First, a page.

ADAM DE BOER

The debut solo exhibition by Adam de Boer will open at Riflemaker on Thursday 4 April 2013. De Boer, b. Riverside, California 1984, draws on his Indonesian heritage and paints using gouache and oil incorporating elements of Javanese Folk Art, wood carving and textiles into his work. De Boer was the recipient of the Arts For India scholarship in 2012 and will exhibit work at ART 13 in London from Thursday 28 Feb until Sunday 3 March.

For more information on this artist email info@riflemaker.org or call 07794-629-188
Dawn at Modi Bhawan (2013)
wax-resist acrylic dye and oil on linen, terracotta
92 x 130 x 22 cm
Yes Bank Indian Masters (2013)
wax-resist acrylic dye and oil on linen, terracotta
92 x 130 x 22 cm
Autorick Reward (2013)
wax-resist, batik, acrylic ink and oil paint on linen, terracotta
145 x 161 x 23 cm
Dusk at Harishchandra Ghat (2013)
wax-resist acrylic dye and oil on linen, terracotta
142 x 80 x 15 cm
Adam de Boer (b. Riverside, California 1984) graduated from the College of Creative Studies at the University of California, Santa Barbara in 2006. He has received awards from the DC Commission on the Arts and Humanities, the Cultural Development Corporation, the Santa Barbara Arts Fund, and in 2011 he won the prestigious Arts for India Scholarship to support his post-graduate studies at Londonís Chelsea College of Art and Design. In 2012 he participated in a studio residency at the International Institute of Fine Arts in Modinagar, India. He paints using gouache and oil and incorporates elements of Javanese folk art, wood carving and textiles into his work.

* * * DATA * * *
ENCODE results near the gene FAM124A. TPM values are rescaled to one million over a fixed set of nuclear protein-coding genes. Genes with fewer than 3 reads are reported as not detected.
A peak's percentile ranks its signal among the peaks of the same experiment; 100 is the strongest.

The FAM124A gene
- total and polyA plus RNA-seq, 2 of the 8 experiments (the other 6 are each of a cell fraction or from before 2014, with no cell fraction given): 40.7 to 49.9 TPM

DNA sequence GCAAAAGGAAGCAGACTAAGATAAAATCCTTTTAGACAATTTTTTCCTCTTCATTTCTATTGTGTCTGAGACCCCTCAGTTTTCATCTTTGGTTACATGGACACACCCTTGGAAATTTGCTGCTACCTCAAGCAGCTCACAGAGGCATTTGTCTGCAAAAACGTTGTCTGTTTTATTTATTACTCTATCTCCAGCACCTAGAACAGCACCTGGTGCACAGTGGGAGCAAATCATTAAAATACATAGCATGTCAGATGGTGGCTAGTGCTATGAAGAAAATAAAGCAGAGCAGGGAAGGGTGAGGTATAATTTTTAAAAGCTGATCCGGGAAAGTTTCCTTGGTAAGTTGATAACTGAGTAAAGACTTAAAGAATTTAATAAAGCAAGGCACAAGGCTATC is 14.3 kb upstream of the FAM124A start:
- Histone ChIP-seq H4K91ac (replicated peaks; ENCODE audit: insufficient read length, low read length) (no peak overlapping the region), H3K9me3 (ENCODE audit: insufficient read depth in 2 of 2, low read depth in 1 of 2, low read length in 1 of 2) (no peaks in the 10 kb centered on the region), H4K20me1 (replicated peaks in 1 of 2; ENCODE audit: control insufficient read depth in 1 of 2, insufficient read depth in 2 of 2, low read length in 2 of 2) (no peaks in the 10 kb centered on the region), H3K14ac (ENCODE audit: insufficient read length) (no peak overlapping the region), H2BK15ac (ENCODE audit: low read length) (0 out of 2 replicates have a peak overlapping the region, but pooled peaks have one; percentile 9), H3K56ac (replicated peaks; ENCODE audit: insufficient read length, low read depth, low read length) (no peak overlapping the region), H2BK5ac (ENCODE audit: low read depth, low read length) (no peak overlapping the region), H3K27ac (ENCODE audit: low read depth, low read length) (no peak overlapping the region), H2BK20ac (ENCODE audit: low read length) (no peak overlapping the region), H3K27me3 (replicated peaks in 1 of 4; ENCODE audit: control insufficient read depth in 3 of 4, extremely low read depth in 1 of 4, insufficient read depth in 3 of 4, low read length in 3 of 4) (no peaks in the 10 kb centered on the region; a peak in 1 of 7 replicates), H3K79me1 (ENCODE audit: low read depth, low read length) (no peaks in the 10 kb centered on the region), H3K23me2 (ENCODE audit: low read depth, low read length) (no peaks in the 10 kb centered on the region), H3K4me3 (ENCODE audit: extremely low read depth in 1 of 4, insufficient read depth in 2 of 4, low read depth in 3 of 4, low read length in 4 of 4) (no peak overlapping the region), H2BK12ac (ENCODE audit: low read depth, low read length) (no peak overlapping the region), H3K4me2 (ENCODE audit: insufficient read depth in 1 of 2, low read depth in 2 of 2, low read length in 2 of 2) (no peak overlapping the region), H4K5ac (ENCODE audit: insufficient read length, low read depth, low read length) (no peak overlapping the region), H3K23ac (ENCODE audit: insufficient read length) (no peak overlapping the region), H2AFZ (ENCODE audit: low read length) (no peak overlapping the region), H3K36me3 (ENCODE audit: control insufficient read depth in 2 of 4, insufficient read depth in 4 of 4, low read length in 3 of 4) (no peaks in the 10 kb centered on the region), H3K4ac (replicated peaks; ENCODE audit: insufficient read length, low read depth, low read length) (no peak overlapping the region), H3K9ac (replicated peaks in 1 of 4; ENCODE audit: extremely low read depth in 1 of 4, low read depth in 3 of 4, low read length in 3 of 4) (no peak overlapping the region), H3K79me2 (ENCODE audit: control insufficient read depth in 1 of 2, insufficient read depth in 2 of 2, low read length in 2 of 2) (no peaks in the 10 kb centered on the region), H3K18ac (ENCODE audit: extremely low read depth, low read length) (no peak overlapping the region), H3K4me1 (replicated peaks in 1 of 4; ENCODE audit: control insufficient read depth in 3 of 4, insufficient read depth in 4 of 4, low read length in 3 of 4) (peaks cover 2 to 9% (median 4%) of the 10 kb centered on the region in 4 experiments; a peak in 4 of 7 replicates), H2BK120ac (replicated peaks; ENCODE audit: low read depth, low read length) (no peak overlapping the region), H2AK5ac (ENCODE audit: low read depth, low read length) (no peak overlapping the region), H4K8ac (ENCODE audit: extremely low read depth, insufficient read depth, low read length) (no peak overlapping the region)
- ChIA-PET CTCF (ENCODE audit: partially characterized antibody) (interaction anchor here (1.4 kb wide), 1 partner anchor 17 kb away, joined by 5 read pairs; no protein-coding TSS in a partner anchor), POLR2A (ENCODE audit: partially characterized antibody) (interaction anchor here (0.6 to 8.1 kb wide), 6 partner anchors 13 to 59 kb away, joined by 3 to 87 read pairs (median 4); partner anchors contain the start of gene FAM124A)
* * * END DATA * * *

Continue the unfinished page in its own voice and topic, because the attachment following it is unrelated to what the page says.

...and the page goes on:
"In July 2011, I travelled to my fatherís birthplace in Purwokerto, Central Java to investigate my Eurasian heritage. I searched for the locations and landscapes that appear in an old family photo album. I met distant family friends, observed and participated in their lifestyles, and heard their versions of my grandparentsí departure to raise their children and continue their lives following a forced immigration as the country gained independence from Dutch colonial rule. Along the way, I became increasingly fascinated by Javanese furniture and folk art and made a point to spend time with and learn the processes of traditional wood carvers and textile designers. I travelled with cameras, sketchbooks, and watercolors to document the sojourn, and returned to the studio to distill and deconstruct my findings. The ongoing series of work examines my Eurasian heritage as a way to help me better understand a part of my cultural identity that I have had trouble connecting to throughout my life. Most importantly, it is helping me to know how that identity influences my participation in the world" Adam de Boer